There was a point when I was complacent about my marketing. I would write my blog posts every week and post to Facebook and Twitter. Then I’d sit back and wait for something to happen.

And I relied too much on my existing list without reaching out to new potential audiences.

Fortunately, my coach corrected my ways. (Yes, we all benefit from coaching!) Amazed that I had such good results with such little effort, she pointed out that I could help a lot more people if only I’d become more active with my marketing.

This got me thinking about all of the passive marketing that we do. That you do. How could you approach it more actively in a way that puts you in the driver’s seat of your destiny?

Here are a few ideas.

Ensuring You’re Not Wasting Time on Social Media

Passive: Post updates. Like others’ updates. Accept friendships.

Activate Your Social Media

  1. Seek out the people and businesses you really want to connect with. Friend them, like their pages, comment on (don’t just like) their posts, and promote their activities.
  2. Create a reliable editorial calendar for engaging content.

Using Your Mailing List Effectively

Passive: Update your mailing list. Add a sign-up form to your website. Send a newsletter and hope it doesn’t get caught up in a spam filter.

Activate Your Mailing List

  1. Ask people you meet in person if
October 10, 2018 | Alyson Stanfield

Is Your Art Just Free Décor?

There are all kinds of places where you could show your work.

Coffee shops would love to have your art!
Salons would fawn over it!
Professional offices would think they’d died and gone to heaven!

This is great news for you, especially when you are just starting out. It’s a stamp of approval when public spaces want to show your work.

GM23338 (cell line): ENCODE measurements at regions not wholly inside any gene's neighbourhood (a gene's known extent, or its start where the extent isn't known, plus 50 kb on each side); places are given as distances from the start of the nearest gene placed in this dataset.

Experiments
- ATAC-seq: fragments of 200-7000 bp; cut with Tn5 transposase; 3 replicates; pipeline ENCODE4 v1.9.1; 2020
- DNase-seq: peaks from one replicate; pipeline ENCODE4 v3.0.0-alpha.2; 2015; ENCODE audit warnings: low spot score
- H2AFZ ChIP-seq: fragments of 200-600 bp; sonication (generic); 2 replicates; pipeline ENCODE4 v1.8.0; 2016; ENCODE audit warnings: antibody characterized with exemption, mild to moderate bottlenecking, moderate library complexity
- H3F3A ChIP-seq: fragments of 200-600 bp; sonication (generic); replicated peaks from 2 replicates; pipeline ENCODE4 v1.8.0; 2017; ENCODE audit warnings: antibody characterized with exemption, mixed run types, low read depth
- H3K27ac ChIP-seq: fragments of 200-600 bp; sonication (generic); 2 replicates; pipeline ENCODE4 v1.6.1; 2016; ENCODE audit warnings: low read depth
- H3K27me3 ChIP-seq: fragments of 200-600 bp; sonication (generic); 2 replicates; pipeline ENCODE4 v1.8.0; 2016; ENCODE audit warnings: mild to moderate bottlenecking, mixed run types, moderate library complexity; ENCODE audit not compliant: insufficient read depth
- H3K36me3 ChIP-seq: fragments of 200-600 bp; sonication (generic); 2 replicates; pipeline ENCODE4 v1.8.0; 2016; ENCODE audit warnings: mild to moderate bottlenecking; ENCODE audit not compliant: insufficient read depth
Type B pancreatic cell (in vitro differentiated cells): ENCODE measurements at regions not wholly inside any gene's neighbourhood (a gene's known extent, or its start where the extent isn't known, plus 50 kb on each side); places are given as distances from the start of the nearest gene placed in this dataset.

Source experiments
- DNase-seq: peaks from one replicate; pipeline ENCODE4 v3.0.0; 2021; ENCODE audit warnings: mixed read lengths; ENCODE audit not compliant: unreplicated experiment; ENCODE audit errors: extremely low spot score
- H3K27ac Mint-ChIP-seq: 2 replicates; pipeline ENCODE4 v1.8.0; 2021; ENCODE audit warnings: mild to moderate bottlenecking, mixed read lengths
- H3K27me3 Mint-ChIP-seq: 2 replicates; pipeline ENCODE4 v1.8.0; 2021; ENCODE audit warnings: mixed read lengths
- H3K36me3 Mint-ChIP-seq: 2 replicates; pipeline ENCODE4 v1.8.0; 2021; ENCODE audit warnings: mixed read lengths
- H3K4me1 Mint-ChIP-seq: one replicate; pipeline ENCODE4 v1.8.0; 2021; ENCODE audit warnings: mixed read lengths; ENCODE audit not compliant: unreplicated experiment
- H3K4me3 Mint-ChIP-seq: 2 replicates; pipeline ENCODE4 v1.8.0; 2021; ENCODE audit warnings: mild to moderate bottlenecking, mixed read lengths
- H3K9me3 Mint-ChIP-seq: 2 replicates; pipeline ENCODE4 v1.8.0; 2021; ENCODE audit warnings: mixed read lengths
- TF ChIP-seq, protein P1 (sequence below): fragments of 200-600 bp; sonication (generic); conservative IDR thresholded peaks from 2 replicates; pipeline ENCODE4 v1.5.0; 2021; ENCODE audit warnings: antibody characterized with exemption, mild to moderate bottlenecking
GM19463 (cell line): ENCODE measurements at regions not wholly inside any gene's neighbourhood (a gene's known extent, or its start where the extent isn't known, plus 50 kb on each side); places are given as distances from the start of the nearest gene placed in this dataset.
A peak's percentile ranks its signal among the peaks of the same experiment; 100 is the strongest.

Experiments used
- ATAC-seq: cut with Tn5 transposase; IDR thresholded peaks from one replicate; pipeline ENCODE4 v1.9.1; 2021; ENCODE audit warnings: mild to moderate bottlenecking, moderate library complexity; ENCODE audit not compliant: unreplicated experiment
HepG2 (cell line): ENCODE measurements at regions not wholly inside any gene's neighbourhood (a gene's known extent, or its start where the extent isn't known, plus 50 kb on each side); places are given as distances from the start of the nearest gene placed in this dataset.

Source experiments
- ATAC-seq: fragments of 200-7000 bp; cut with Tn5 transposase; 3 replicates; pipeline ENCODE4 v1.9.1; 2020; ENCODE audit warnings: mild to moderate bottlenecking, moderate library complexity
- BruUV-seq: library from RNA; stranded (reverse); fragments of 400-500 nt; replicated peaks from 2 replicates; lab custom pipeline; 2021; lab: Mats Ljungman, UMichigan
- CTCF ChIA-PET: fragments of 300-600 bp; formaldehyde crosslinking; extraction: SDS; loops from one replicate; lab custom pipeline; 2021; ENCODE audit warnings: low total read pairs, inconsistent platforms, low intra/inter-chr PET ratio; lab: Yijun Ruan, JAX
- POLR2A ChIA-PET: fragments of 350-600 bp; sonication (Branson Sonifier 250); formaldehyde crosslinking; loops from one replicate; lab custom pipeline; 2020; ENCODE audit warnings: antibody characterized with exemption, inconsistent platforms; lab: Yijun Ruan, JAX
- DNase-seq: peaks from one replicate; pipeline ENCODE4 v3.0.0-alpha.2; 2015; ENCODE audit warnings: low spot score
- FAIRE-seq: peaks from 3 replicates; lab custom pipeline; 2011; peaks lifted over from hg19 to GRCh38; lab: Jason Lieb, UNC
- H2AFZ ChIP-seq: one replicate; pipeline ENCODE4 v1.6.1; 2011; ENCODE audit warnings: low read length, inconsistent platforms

Almost every artist does the “free” circuit. It’s where you get your toes wet.

These seemingly low-risk venues offer a venue for you to learn how to:

  • Properly prepare and price your art for installation
  • Curate a body of work because not everything you have made is fabulous and looks great together (Sorry)
  • Install your art correctly
  • Promote your art in a brick-and-mortar space

In addition, live venues test your conversational and and negotiating skills. There’s rarely a formal agreement in these venues, but you’d be wise to add that to your list of learning opportunities.

Because these non-art venues are considered less serious than galleries, many artists put very little effort into the process. After all, you’re looking for (here comes the e-word) “exposure.”

You deliver the work, install it yourself, add labels, and then, when the time comes, deinstall it and take it home.

Or perhaps the date for deinstallation is left open.

Six months fly by and your work is still there. The owners and patrons have gotten used to it. They quite enjoy having the nice backdrop. The owners don’t want to see it go, so they aren’t responsive to your attempts to communicate with them.

Your art show has turned into free décor.

Let me be clear that

October 3, 2018 | Alyson Stanfield

What’s The Point of Making Art When The World Is So Screwed Up?

If you’ve ever questioned the reason for making art, you’re not alone.

After a particularly rough period—be it something in the news or circumstances in your career—you might catch yourself asking, “What’s the point?” You might even begin to see your work as frivolous.

With so much negativity in print and online, it’s easy to overlook the bigger picture. Well-meaning thoughts might enter your head.

Shouldn’t I be out there saving people?
Shouldn’t I be waging peace?
Shouldn’t I be protecting the environment?

These are noble pursuits but are they why you, in all of your magnificence, were put on earth?

After being asked these questions by a number of students and clients, I thought of at least eight reasons why you should be making art.

And a quick note: This is a repost and update from May 14, 2015 (with original comments kept intact) because every so often you need to be reminded that what you do has great value in the world.

1. Art is why you’re here.

Do you see that NOT making art isn’t going to save the world?

In fact, it is doing the opposite because one less person isn’t living their potential.

Not making art is depriving the world. Not just the potential of your art, but of the entirety of you.

Making art makes you whole and allows you to contribute to the world from a healthier position.